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ParentsAugust 21, 2017

Emily Writes: What I wish my children knew


Spinoff Parents editor Emily Writes considers the things that are important to know when you’re a little human being trying to make your way in the world.

My four-year-old has an almost insatiable desire to know everything there is to know about the human body. He has seen every cartoon guide to the body on YouTube. It was only a matter of time before we hit the hard stuff. While I was trying to stop the baby from hassling the dog and trying to fix the clothes rack which had fallen down again because the dog had run from the baby and knocked it over, I suddenly heard a scream…


Unexpected. Even for our house.

I came in to see a 47 inch vulva with a baby’s head protruding from it on the TV. YouTube in its infinite wisdom had followed up a clip which sings “the elbow’s connected to the arm bone” with a full on and I mean full fucking on birth video. I rushed to turn it off and my son grabbed my hand. “I want to watch” he whispered, “But I’m scared!”

“It’s totally normal” I said. “This is how most babies are born. Some babies come out this way, others come out of a cut in your tummy made by a surgeon.”

He stared at me in horror so I decided to double down.

“You came out of me this way,” I said.

He whispered in terror: “I came out of your bum?!?”

I sighed as the dog tore across the room being chased by my shrieking two-year-old.

“No, it’s a vagina, not a bum. You came out of my vagina.”

This of course started: “But why? Why out of your fachina?!” “Well, because you were too big to come out of my nose” (I know, that’s not a very respectful parent way of answering him, but I wanted to end the conversation and save the dog).

There are lots of things I wish my children knew. And none of those things involve vaginal birth.

I wish they knew that:

  • you can have a bath without tipping half of the bath water onto the floor of the bathroom.
  • peeing before you get in the bath is better than peeing in the bath.
  • if I say “Get out of the kitchen” I don’t mean “Climb onto the kitchen bench and fill the sink with soap and water.”
  • they don’t need to yell “Move your ass!” out the window of the car when someone is dawdling because that’s mummy talk not child talk.
  • smacking each other over the head with a toy golf club is not a good way to settle arguments.
  • the best time to go to the toilet isn’t five minutes after we leave the house.
  • when I go to the toilet I don’t want an audience.
  • farting on someone is not an acceptable way to establish dominance.
  • they can’t say “fark’s sake” or “farkin ell” at nanna’s house because it makes mummy look bad.
  • just because Peppa Pig can jump in muddy puddles it doesn’t mean they can.
  • their lunch is what’s in front of them and it’s what they asked for and the time to change their mind was before, not now that their lunch has been made.
  • 4am is not a good time to discuss how long intestines would be if you laid them out end to end.
  • the colour of a cup doesn’t have any bearing on whether you can drink from it.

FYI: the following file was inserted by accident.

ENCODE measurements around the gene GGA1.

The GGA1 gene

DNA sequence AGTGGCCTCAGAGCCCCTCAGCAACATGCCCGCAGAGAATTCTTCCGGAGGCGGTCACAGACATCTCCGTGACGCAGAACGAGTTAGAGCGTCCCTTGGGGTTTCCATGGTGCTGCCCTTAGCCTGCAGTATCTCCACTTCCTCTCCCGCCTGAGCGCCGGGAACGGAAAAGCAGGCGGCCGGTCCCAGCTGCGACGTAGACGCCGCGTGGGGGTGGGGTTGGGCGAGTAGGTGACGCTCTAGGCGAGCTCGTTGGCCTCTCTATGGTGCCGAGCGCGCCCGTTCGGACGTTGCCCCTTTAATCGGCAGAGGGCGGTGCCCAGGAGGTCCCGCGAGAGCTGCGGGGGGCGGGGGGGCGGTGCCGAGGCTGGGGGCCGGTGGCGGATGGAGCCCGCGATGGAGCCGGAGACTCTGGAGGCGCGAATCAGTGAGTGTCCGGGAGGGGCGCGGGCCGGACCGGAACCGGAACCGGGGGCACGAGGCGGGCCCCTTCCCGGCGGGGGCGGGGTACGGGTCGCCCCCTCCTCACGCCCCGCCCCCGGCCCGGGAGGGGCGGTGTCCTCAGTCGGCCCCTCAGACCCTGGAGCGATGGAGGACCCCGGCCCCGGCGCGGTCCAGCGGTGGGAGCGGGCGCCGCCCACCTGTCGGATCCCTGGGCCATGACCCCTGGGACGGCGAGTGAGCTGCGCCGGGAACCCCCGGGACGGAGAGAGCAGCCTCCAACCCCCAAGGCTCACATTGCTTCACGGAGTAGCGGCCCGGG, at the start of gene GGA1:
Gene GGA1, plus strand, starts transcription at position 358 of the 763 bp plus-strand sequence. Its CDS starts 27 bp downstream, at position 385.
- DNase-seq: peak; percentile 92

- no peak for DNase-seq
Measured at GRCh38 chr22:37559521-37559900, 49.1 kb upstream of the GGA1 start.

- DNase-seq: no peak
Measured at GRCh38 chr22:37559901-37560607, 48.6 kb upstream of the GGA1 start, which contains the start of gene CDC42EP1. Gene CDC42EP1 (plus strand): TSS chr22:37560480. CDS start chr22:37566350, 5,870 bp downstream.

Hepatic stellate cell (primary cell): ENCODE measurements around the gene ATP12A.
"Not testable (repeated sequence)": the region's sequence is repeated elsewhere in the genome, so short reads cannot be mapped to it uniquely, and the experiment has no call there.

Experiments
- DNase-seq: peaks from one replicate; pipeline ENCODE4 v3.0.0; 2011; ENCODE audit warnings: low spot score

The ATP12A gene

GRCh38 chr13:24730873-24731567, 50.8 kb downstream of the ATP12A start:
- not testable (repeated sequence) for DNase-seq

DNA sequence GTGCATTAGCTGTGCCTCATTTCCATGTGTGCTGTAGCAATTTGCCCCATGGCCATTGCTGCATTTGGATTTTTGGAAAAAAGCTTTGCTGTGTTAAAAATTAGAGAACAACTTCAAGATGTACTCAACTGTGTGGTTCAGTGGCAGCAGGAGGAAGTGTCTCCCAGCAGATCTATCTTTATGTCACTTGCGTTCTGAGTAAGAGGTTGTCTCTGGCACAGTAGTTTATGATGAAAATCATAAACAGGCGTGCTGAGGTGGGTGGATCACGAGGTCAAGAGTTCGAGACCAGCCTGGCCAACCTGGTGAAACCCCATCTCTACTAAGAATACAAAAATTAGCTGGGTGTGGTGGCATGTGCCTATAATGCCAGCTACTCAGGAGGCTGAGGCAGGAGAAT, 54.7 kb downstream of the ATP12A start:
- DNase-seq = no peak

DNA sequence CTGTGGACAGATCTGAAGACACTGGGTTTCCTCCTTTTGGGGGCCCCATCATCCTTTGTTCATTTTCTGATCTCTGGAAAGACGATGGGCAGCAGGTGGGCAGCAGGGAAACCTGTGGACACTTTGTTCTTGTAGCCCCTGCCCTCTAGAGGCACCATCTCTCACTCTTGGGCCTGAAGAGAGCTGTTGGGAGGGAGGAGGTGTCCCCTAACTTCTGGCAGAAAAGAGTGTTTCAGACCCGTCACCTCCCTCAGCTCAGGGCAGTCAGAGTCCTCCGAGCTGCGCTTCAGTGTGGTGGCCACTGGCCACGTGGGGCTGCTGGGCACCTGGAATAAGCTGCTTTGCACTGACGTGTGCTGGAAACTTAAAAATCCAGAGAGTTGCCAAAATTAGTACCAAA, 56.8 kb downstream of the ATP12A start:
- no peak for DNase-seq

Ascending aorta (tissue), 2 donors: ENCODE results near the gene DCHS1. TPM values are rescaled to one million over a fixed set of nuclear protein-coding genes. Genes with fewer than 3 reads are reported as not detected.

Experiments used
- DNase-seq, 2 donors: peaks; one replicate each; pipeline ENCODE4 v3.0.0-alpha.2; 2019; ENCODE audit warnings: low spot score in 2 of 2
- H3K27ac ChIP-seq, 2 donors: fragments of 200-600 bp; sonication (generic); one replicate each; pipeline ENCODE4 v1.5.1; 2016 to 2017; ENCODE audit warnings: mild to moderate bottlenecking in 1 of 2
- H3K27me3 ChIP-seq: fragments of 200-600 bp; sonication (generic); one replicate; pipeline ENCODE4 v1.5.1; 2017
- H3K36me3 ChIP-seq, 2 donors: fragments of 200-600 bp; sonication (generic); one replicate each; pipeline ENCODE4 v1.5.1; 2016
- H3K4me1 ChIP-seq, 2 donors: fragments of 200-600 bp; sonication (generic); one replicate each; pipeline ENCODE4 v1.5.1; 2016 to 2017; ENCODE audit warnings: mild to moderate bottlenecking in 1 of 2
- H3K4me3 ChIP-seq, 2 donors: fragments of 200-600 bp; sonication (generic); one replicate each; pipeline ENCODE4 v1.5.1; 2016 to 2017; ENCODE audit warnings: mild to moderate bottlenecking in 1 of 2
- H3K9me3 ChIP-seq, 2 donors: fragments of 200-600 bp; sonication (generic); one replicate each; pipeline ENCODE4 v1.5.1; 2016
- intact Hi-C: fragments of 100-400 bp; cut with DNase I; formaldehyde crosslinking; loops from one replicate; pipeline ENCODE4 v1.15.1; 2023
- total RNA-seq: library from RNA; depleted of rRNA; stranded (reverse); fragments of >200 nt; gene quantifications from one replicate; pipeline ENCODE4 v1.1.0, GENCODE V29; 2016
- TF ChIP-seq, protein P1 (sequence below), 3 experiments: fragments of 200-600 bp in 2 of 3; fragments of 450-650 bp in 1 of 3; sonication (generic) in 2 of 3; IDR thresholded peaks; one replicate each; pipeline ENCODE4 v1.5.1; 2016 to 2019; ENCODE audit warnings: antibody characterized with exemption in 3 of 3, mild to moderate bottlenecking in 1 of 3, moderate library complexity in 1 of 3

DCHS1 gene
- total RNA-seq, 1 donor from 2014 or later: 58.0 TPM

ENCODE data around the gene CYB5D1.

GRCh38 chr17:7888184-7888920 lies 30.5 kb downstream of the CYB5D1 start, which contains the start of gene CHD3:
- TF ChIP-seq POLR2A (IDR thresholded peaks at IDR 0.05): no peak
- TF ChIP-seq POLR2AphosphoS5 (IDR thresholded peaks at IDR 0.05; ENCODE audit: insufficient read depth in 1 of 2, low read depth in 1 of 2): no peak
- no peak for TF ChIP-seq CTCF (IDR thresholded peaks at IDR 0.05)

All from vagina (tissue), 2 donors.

• there is such a thing as too much Paw Patrol.

But in the meantime they know what they know. And what they know seems to be the important stuff. They know that when you’re sad you can let someone know and sometimes a hug or talking about it can fix it.

Eddie in his vege garden.

They know that when you see someone who is upset you can try to make them feel better by being kind. They know friends are important and we need to look out for each other, especially people who are smaller than us or need some extra help. They know that mean words hurt – and that we can stand up for ourselves when people say silly stuff like “boys can’t wear pink”.

They know that they’re loved. Always. That they don’t need to do anything to earn that love and there’s nothing they can do that would make us not love them.

They know that being a kind kid is more important than being the smartest kid or the fastest kid. They know little things make a big difference so picking up rubbish on our beach helps penguins and fish and maybe even an octopus and giving some of your hard-earned present money to someone who can use it to help lots of people is a good way to say thank you for all you’ve got.

They know we’re lucky to have what we have so when we are at the supermarket we fill a basket with things for families in need. They know to walk gently on this earth even as they jump and run and fill the air with noise and fun. They know service is important – that helping each other is what we’re all here for.

And maybe that’s enough for now.

Because soon my little four year old will be five. He’ll go to school and learn even more. And I hope he’ll carry the lessons he’s taught us with him. I think about what he knows when I feel overwhelmed or hopeless at the news on TV. The big difference all of us can make – no matter our age or size or what we have or where we live – is something I hope we can all hold tight to forever. No matter how old we all get.

“Did you knowd it was gone hurt like that mama?” he said, staring at the enormous straining vulva on the screen as I crossed my legs tightly…

Yes, most people know it will hurt a lot having a baby, I explained to him.

“Why did you do it then?” he asked.

“Because I knew it will be worth it.”

Some things you just know.

Emily Writes is editor of The Spinoff Parents. Her book Rants in the Dark is out now. Buy it here. Follow her on Facebook here.

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